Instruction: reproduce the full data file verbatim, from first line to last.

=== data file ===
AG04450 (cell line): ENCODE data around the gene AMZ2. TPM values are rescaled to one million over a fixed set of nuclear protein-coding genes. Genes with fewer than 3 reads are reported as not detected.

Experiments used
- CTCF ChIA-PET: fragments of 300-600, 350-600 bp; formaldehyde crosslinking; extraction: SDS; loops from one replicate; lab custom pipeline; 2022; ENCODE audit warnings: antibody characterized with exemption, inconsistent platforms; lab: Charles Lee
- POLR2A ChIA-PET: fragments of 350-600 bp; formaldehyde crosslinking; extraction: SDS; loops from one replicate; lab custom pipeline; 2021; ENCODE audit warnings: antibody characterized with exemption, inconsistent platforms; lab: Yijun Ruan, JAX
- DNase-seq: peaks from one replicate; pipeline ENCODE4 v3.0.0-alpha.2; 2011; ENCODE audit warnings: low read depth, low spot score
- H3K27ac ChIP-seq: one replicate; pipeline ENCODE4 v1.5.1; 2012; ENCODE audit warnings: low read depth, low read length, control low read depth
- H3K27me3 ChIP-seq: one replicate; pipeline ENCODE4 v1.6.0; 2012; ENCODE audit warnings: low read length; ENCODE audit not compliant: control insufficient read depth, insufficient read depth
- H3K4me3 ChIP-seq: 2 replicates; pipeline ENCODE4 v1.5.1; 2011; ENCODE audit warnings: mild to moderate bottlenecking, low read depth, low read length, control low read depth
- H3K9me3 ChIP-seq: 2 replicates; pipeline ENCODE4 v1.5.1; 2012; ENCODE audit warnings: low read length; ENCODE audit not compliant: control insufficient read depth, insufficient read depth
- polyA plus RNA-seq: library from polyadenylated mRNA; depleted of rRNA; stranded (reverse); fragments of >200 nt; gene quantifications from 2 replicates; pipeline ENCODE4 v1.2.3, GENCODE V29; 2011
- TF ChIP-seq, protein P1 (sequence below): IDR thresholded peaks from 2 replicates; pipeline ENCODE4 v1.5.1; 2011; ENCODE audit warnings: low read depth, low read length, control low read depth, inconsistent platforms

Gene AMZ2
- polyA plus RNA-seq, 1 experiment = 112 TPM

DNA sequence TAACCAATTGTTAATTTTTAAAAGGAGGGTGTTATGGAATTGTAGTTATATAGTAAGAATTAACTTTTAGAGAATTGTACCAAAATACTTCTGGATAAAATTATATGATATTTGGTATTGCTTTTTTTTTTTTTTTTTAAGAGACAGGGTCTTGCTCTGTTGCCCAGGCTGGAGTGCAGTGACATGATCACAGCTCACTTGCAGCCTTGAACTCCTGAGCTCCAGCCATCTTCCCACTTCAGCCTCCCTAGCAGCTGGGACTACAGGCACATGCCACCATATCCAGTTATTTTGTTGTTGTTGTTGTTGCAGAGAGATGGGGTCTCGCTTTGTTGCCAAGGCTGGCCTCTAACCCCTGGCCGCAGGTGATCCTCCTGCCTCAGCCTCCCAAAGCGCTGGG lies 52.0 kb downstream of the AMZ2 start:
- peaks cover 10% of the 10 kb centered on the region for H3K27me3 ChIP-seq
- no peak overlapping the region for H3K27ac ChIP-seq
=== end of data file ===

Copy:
AG04450 (cell line): ENCODE data around the gene AMZ2. TPM values are rescaled to one million over a fixed set of nuclear protein-coding genes. Genes with fewer than 3 reads are reported as not detected.

Experiments used
- CTCF ChIA-PET: fragments of 300-600, 350-600 bp; formaldehyde crosslinking; extraction: SDS; loops from one replicate; lab custom pipeline; 2022; ENCODE audit warnings: antibody characterized with exemption, inconsistent platforms; lab: Charles Lee
- POLR2A ChIA-PET: fragments of 350-600 bp; formaldehyde crosslinking; extraction: SDS; loops from one replicate; lab custom pipeline; 2021; ENCODE audit warnings: antibody characterized with exemption, inconsistent platforms; lab: Yijun Ruan, JAX
- DNase-seq: peaks from one replicate; pipeline ENCODE4 v3.0.0-alpha.2; 2011; ENCODE audit warnings: low read depth, low spot score
- H3K27ac ChIP-seq: one replicate; pipeline ENCODE4 v1.5.1; 2012; ENCODE audit warnings: low read depth, low read length, control low read depth
- H3K27me3 ChIP-seq: one replicate; pipeline ENCODE4 v1.6.0; 2012; ENCODE audit warnings: low read length; ENCODE audit not compliant: control insufficient read depth, insufficient read depth
- H3K4me3 ChIP-seq: 2 replicates; pipeline ENCODE4 v1.5.1; 2011; ENCODE audit warnings: mild to moderate bottlenecking, low read depth, low read length, control low read depth
- H3K9me3 ChIP-seq: 2 replicates; pipeline ENCODE4 v1.5.1; 2012; ENCODE audit warnings: low read length; ENCODE audit not compliant: control insufficient read depth, insufficient read depth
- polyA plus RNA-seq: library from polyadenylated mRNA; depleted of rRNA; stranded (reverse); fragments of >200 nt; gene quantifications from 2 replicates; pipeline ENCODE4 v1.2.3, GENCODE V29; 2011
- TF ChIP-seq, protein P1 (sequence below): IDR thresholded peaks from 2 replicates; pipeline ENCODE4 v1.5.1; 2011; ENCODE audit warnings: low read depth, low read length, control low read depth, inconsistent platforms

Gene AMZ2
- polyA plus RNA-seq, 1 experiment = 112 TPM

DNA sequence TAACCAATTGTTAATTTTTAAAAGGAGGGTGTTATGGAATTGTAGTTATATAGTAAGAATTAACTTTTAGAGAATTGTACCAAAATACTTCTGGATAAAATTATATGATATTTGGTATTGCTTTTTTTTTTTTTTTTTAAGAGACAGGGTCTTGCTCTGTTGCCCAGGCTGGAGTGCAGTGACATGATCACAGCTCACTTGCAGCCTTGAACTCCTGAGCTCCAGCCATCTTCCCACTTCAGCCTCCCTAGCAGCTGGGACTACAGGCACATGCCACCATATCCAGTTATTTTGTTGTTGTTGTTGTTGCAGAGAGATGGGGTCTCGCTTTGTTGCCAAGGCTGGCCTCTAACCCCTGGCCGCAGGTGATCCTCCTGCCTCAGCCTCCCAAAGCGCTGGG lies 52.0 kb downstream of the AMZ2 start:
- peaks cover 10% of the 10 kb centered on the region for H3K27me3 ChIP-seq
- no peak overlapping the region for H3K27ac ChIP-seq